I feel I’m as objective as anyone regarding MMT, so reach out if I can help you understand better.

    Thank you,

  44. Gravatar of ssumner ssumner
    23. March 2019 at 12:05

    Ben, Do you ever get tired of asking me the same questions, over and over again?

    Michael, Thanks for that info; you saved me a lot of time. It seems like they just ignore the Fisher effect. But why?

    Brian, I’ve read many MMT articles over the past 10 years. They are all a mixture of incorrect and misleading statements. I am still waiting for something of value. But when I ask for insights I keep getting directed to places that make silly claims.

  45. Gravatar of Week Recs: March 23, 2019 – Fake Muse Week Recs: March 23, 2019 – Fake Muse
    23. March 2019 at 13:11

    […] MMT “explained” (The Money Illusion) – Unsurprisingly, MMT has many critics. Scott Sumner, one of the critics quoted in the Bloomberg guide, provides his rebuttal at his blog here. […]

  46. Gravatar of BrianJ BrianJ
    23. March 2019 at 19:01

    Thanks for the reply Scott,

    For the record, I have known Warren Mosler for 25 years and have been very close to the MMT crowd for that long, but I do not call myself an MMT disciple as I don’t love the job guarantee, pegging rates at zero, and some other prescriptive stuff. And I was a portfolio mgr at a large hedge fund for a long time; not an economist. I actually talk to students at Bentley about the descriptive side though.

    If you ever want to talk face to face over a coffee or something, I’m available. I feel like I could clear things up for you. Not trying to convince you, but just clear things up.


  47. Gravatar of ssumner ssumner
    24. March 2019 at 08:16

    Brian, I’d be glad to discuss ideas (but I’m not at Bentley anymore), I live in California.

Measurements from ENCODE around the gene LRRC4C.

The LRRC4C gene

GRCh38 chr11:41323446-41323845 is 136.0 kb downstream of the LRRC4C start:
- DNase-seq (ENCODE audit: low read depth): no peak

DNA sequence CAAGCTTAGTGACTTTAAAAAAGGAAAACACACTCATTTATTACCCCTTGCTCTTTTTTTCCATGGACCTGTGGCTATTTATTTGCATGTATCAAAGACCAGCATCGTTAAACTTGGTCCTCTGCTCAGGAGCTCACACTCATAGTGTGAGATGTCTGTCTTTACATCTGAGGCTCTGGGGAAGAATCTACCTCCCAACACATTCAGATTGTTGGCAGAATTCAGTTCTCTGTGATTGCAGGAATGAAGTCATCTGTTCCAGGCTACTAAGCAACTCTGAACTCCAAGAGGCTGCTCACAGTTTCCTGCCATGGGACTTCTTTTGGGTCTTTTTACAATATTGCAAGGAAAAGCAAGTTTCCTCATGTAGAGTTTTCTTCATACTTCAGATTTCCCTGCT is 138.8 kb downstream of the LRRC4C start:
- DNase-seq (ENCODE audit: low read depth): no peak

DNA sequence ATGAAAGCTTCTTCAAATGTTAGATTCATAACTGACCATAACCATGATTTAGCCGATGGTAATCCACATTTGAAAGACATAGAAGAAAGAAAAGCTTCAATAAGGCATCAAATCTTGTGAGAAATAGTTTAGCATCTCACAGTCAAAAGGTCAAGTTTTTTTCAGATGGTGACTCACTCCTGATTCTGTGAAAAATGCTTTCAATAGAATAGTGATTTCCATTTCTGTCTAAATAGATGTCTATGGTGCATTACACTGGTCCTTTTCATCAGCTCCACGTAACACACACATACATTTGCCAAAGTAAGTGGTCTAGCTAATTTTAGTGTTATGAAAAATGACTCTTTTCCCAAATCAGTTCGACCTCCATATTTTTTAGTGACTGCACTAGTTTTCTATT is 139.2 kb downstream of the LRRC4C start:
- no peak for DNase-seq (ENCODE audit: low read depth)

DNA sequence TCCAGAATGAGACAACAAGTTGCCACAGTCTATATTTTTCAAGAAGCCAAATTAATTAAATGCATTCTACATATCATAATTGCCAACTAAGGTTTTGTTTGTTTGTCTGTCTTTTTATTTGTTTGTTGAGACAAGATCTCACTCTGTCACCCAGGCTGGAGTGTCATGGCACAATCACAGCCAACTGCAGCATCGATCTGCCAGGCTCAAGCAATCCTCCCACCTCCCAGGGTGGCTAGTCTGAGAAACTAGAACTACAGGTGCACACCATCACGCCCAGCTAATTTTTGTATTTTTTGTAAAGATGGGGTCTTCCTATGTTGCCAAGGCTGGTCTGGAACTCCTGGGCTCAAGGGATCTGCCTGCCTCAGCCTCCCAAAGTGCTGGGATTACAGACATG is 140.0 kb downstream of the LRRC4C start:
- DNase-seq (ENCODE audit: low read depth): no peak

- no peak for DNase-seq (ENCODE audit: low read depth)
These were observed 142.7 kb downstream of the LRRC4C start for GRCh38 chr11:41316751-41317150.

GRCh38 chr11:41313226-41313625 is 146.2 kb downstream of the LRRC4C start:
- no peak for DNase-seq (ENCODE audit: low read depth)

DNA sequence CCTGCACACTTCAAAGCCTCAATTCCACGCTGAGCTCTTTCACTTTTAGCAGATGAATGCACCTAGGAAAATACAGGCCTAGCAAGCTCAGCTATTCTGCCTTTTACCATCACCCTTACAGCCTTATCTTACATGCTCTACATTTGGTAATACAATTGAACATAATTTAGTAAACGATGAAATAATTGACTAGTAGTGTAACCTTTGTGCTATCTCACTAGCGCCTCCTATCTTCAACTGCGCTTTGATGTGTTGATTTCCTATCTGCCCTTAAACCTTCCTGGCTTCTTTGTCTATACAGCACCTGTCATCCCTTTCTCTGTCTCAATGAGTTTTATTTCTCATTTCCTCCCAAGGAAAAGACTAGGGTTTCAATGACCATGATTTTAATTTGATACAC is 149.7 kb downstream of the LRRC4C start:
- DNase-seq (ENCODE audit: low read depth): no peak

But the best way to convince me is to direct me to a written article that clearly explains their ideas. I’m still waiting for someone to do that. Instead, I’m directed to Bloomberg pieces by Stephanie Kelton, which make no sense.

    It should not be hard to explain an idea, I do it everyday in my blogging.

  48. Gravatar of Brian Brian
    24. March 2019 at 10:11


    I agree that Kelton is not doing a good job explaining MMT. Her mistake is that she is mixing up prescriptive stuff with descriptive stuff and throwing in some politics on top of it. All confusing. Just don’t get hung up on pegging rates at zero and some of the other ‘effects’ of ‘printing money’. You have to start with the descriptive side.

    By the way, in the article above, you say;
    “I think mainstream economists understand that money is not backed by gold and that the central bank can technically print almost unlimited amounts (barring government restrictions). The debate is over the effects of doing this.”

    I completely disagree. Mainstream economists continue to talk about US debt, and debt financed deficits, etc. Bottom line is, the US dollar is simply a unit of measurement to a true Fiat issuing G’ment. It’s like inches to a carpenter. Treasuries are not debt to the G’ment as most people think of debt.